Kevin: The initial reaction to the Fed's raising rates seemed to be getting the market's attention in terms of declines. So now we kind have seen posturing that middle zone in terms of not too hot, not too cold in terms of backing off and earnings seem to be at least ... Earnings report so far and this month seemed to be positive as well..

    John: And just to set the expectations, last year had tremendous over 20% earnings growth. This year is going to be much more normalized. It's going to be in the single digits. That's not necessarily a bad thing. Studies have shown that when earnings come down from a high like that, the stock market actually tends to do pretty well.

    Kevin: Kind of like when the markets like a divided House and Senate, perhaps, maybe. Not too hot, not too cold. So you think about earnings, you think about where the markets were at when the market declined. A lot of comments that the valuations were relatively more attractive in terms of entry points in terms of risk management. But all things, you come back to the beginning which is the most important element, which is structure. So expectations as we go through this year and the importance of structure.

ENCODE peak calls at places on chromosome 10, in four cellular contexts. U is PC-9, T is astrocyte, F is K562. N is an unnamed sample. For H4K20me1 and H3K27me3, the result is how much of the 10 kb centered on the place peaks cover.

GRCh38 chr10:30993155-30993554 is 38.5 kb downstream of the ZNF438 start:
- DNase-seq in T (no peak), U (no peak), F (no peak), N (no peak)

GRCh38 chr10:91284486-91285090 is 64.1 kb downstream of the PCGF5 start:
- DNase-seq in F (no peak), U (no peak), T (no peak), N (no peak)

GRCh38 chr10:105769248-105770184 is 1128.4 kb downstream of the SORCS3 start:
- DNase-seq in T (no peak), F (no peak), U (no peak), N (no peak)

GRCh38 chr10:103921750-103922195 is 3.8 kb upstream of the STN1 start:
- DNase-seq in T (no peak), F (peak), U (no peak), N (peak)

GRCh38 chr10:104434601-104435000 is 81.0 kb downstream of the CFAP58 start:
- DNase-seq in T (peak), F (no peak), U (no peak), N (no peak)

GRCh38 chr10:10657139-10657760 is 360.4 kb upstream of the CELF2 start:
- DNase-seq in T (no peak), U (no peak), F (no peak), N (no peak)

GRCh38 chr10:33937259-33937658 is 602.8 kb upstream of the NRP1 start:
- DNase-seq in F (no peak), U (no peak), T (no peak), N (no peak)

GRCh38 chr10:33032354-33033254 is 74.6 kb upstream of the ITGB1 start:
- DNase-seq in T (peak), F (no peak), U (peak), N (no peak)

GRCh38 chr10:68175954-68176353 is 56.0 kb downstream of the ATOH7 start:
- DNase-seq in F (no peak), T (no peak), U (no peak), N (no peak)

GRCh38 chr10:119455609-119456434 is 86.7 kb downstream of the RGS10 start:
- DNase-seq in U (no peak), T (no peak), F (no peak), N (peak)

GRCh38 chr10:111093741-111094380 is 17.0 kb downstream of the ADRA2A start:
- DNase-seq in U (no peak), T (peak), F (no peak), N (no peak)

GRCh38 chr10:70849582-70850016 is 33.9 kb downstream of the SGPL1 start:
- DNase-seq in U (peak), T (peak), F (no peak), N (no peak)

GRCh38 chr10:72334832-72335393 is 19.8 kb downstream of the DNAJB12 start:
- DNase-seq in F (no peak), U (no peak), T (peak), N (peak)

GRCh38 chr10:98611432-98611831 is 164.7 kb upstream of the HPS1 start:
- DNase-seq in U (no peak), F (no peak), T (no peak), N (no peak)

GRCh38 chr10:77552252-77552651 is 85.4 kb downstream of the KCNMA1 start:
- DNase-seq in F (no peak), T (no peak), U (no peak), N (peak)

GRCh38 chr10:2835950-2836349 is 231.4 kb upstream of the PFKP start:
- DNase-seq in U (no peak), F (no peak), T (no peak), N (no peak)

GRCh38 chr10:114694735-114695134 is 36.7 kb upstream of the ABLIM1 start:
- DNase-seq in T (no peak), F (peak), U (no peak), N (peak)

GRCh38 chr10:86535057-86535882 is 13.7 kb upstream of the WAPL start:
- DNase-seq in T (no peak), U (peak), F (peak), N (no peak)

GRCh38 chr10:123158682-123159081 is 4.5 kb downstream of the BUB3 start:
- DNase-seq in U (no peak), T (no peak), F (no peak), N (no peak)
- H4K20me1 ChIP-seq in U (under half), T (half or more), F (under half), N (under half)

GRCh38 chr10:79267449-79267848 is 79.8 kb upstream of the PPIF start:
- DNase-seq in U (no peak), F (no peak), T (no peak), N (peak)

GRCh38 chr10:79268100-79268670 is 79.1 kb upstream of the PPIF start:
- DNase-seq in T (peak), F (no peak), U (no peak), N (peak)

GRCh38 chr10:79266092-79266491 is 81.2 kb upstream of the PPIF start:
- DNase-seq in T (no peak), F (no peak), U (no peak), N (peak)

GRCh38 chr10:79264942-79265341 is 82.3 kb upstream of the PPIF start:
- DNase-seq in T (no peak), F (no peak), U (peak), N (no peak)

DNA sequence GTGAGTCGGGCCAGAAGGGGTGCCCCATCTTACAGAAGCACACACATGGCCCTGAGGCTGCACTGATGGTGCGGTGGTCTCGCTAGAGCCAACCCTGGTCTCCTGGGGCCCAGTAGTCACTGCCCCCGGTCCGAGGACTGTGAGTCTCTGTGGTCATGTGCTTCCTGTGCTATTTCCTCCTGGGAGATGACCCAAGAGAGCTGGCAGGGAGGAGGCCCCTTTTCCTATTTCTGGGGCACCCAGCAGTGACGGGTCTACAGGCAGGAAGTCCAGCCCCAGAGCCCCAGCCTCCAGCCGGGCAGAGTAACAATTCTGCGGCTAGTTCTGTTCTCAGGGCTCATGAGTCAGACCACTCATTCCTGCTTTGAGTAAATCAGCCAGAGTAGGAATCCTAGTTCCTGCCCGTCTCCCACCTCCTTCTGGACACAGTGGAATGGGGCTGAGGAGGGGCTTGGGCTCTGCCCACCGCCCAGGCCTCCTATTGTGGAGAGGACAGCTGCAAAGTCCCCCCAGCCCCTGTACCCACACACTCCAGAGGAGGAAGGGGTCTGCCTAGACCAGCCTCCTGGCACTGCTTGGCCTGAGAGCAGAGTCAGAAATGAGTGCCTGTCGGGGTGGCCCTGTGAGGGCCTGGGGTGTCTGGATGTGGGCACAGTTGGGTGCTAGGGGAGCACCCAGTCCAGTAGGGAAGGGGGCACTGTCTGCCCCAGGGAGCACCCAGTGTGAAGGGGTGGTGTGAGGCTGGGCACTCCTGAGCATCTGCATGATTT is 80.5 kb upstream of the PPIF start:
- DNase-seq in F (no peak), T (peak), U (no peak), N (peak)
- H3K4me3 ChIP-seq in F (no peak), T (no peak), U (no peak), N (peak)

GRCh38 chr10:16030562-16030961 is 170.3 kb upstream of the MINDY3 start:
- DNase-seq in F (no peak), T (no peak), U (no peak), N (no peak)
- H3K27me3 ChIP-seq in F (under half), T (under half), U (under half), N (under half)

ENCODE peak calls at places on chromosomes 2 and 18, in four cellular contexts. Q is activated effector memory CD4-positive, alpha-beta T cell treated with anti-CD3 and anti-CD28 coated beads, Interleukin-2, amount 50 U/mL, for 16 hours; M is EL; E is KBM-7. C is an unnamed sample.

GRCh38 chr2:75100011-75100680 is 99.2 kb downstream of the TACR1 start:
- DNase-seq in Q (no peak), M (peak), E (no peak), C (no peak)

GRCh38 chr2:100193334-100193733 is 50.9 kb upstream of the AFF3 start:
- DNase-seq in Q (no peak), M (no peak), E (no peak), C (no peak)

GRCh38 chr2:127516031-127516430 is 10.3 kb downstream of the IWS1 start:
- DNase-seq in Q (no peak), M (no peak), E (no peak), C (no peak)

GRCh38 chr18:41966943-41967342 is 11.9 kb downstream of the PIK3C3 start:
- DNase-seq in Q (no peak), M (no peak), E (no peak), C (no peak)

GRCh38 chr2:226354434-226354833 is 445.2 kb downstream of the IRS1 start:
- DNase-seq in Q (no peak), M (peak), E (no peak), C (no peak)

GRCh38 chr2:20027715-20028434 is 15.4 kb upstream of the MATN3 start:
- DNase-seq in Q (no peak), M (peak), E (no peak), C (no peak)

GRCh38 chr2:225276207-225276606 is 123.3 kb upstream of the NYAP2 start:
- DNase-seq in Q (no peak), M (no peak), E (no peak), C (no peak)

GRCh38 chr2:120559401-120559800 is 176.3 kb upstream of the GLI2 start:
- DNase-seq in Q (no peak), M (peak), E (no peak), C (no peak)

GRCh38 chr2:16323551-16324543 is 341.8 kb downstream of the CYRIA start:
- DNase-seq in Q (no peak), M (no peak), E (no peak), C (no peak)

John: Well, you look at the stock market over the very long term, even back to 1926, the return has been just under 7% nominal. The markets kind of ebb and flow, but that the channel has been pretty consistent. However, most of the returns, or at least two-thirds of the returns for most of that period, came from dividends. That's not true anymore. Now we would expect more of the return to come from capital gains than dividends.

    Kevin: So the importance of structure and having appropriate levels of risk and/or growth in your portfolio and being able to make sure you're comfortable with your volatility exposure, i.e., exposure to fluctuations when they happen, which they will.

    John: And you want an allocation to bonds to help be a ballast against that kind of volatility.

    Kevin: And, hopefully, warmer weather. We've gotten through the February period in Chicago. We're looking forward to spring around the corner. Days are getting longer. Until next time, enjoy.